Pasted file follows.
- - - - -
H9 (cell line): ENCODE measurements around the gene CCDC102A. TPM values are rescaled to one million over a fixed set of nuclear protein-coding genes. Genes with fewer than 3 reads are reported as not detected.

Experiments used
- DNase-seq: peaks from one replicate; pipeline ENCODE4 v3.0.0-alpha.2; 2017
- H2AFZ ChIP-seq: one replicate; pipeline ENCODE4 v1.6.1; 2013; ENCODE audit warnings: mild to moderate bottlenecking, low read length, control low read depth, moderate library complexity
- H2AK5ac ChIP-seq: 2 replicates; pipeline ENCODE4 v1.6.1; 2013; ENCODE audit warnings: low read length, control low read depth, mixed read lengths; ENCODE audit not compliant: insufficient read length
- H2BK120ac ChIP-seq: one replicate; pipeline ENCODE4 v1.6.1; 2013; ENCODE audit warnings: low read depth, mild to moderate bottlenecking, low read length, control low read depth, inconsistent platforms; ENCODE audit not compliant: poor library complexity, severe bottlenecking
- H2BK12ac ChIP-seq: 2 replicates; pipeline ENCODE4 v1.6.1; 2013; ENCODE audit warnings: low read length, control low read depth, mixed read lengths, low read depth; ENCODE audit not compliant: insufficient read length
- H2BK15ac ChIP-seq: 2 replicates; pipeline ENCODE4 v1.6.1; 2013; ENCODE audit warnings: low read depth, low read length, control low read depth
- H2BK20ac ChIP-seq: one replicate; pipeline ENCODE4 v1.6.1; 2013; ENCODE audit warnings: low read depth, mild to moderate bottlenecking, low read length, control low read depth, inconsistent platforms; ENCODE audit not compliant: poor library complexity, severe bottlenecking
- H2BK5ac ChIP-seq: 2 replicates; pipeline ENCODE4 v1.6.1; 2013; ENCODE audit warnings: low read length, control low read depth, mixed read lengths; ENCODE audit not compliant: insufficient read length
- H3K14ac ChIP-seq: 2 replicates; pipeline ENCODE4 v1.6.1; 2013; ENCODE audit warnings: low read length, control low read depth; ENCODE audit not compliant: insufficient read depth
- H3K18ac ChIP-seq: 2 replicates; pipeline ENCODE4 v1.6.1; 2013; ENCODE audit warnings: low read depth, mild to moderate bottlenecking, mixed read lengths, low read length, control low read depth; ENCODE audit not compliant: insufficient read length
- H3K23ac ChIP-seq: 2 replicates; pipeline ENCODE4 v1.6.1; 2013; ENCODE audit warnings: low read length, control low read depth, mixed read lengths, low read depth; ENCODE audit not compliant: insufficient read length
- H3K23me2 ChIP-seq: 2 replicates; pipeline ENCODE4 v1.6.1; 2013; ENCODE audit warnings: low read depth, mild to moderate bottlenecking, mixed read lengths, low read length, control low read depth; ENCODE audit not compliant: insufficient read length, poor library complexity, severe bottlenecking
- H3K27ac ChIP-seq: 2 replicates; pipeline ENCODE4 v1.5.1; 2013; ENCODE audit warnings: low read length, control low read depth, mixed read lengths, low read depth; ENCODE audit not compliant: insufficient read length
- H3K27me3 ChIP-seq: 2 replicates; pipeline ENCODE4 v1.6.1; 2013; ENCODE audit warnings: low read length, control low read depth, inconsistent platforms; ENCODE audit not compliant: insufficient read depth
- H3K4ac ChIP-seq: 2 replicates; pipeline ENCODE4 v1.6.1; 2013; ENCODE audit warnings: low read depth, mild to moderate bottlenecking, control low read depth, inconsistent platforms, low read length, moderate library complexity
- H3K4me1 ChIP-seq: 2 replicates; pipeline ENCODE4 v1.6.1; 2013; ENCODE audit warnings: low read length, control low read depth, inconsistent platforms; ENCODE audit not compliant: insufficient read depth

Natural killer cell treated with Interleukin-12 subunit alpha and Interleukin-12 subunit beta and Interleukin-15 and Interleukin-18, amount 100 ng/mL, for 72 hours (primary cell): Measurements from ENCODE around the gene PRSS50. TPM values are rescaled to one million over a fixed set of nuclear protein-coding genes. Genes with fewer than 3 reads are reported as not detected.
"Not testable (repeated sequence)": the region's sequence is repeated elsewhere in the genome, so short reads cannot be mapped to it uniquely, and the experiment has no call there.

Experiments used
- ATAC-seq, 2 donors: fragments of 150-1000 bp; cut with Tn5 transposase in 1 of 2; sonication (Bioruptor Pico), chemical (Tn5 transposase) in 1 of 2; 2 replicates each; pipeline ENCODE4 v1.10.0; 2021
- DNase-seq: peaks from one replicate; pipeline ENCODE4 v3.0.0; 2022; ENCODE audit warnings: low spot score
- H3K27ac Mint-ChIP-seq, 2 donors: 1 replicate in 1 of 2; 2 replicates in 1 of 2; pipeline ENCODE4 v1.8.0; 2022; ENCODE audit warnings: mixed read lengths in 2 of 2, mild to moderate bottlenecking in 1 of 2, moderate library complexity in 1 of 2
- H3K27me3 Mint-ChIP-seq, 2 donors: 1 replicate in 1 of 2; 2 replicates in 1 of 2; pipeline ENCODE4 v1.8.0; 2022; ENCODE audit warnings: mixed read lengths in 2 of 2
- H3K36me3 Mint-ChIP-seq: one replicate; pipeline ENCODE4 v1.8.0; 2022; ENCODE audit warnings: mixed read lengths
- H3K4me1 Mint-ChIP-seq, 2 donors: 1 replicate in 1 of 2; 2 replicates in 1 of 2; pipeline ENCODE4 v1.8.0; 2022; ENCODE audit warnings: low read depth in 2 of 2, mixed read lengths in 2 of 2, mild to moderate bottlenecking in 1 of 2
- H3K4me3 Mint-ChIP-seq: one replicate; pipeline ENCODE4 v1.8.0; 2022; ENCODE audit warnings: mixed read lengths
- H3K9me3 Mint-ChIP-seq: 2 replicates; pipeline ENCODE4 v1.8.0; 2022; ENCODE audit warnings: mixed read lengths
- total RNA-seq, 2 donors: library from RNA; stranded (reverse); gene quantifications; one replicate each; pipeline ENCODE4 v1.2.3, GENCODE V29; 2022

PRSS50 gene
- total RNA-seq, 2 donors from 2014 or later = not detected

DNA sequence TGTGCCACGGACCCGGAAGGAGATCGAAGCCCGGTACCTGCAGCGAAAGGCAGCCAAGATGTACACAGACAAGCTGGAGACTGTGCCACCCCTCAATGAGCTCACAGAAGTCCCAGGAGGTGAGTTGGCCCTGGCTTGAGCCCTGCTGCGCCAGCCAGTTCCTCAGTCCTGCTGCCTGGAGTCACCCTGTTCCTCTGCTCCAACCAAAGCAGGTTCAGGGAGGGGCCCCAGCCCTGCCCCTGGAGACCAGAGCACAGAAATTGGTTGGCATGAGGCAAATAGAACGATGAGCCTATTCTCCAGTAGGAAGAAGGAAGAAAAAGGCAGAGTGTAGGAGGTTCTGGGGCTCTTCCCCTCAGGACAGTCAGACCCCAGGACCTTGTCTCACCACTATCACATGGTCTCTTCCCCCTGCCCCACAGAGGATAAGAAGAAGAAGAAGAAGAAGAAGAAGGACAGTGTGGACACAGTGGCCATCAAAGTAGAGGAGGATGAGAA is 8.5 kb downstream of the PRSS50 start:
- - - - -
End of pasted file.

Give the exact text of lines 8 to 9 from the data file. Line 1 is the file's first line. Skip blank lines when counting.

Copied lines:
- H2BK15ac ChIP-seq: 2 replicates; pipeline ENCODE4 v1.6.1; 2013; ENCODE audit warnings: low read depth, low read length, control low read depth
- H2BK20ac ChIP-seq: one replicate; pipeline ENCODE4 v1.6.1; 2013; ENCODE audit warnings: low read depth, mild to moderate bottlenecking, low read length, control low read depth, inconsistent platforms; ENCODE audit not compliant: poor library complexity, severe bottlenecking